Global financial markets reacted strongly in the past three weeks with the virus spreading to Europe, U.S. and the Middle-East. Covid-19 risks are now priced aggressively in various asset classes. Why? A perception that global recession is on the way. Projecting impact is hardly a science. Only astute economists or investors could get that right.
Recessions typically fall into one of 3 categories:
(i) Real recession – severe exogenous demand and supply shocks can push an economy into a contraction. Covid-19 has the greatest chance to inject the host;
(ii) Policy recession – policy rates too high that chokes off expansion;
(iii) Financial crisis – a credit bubble leading to financial imbalances before unwinding and impacting the real economy.
What is Likely Recovery Path?
Three broad scenarios, described as V-U-L come to mind:
(i) V-shaped – growth rebounds after a displacement of output.
(ii) U-shaped – the shock persists and if initial growth is resumed, there is some loss of output.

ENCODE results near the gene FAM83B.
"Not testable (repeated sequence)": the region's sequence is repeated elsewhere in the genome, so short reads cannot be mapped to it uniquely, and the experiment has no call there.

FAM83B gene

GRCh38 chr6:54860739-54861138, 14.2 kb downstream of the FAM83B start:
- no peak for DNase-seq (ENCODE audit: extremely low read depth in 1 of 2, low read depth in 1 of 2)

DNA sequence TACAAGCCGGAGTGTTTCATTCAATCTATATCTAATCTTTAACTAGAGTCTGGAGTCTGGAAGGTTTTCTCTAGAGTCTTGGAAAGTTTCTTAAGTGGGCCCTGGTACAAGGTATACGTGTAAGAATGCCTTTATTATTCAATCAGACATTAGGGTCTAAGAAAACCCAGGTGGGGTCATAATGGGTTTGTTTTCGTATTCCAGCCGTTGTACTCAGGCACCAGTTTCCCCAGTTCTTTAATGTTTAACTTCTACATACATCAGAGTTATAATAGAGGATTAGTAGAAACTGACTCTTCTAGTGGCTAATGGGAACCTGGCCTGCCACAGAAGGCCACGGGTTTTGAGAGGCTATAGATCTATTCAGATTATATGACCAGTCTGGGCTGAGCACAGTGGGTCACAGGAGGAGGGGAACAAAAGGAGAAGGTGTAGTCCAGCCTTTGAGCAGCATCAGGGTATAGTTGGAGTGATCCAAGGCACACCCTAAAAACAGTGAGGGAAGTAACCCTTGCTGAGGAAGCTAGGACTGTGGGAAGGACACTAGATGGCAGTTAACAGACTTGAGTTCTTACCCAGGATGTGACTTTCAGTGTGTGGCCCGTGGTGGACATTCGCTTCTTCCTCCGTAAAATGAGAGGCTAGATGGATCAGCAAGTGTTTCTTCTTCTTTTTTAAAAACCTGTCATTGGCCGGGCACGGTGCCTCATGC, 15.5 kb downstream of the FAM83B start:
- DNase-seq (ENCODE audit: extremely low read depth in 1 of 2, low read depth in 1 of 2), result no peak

(iii) L-shaped – this scenario is ugly and there is significant structural damage – labour market, capital formation or productivity.
V-shapes have been predominant in prior shocks – SARS, H3N2 (1968), Asian flu (1958) or the Spanish flu (1918).
Will There Be A Lasting Impact?
There are three plausible transmission channels:
(i) indirect hit to confidence (wealth effect) – consumption falls, savings rate moves up.
(ii) direct hit to consumer confidence – keeps consumers at home, lowers discretionary spending and a pessimistic long-term view.
(iii) supply-side shock – supply disruptions, which are happening now that will impact delivery and sales.
What Should Businesses Do?
It is being agile and nimble that really matters. Impact will not be uniform across industries. Some sectors may require drastic cut in staff or a significant reduction in salaries. Others may need faster adoption of new technologies and processes to prepare for the post-crisis world. In the meantime, lobby strongly for Government support on wages, fixed cost and tax-related benefits to minimize the impact.
1. Philipp Carlsson-Szlezak, Martin Reeves and Paul Swartz, What Coronavirus Could Mean for the Global Economy, 3 March 2020, https://hbr.org/
2. Yen Nee Lee, Rate cuts can’t save the global economy from the coronavirus, say analysts, 6 March 2020, https://www.cnbc.com/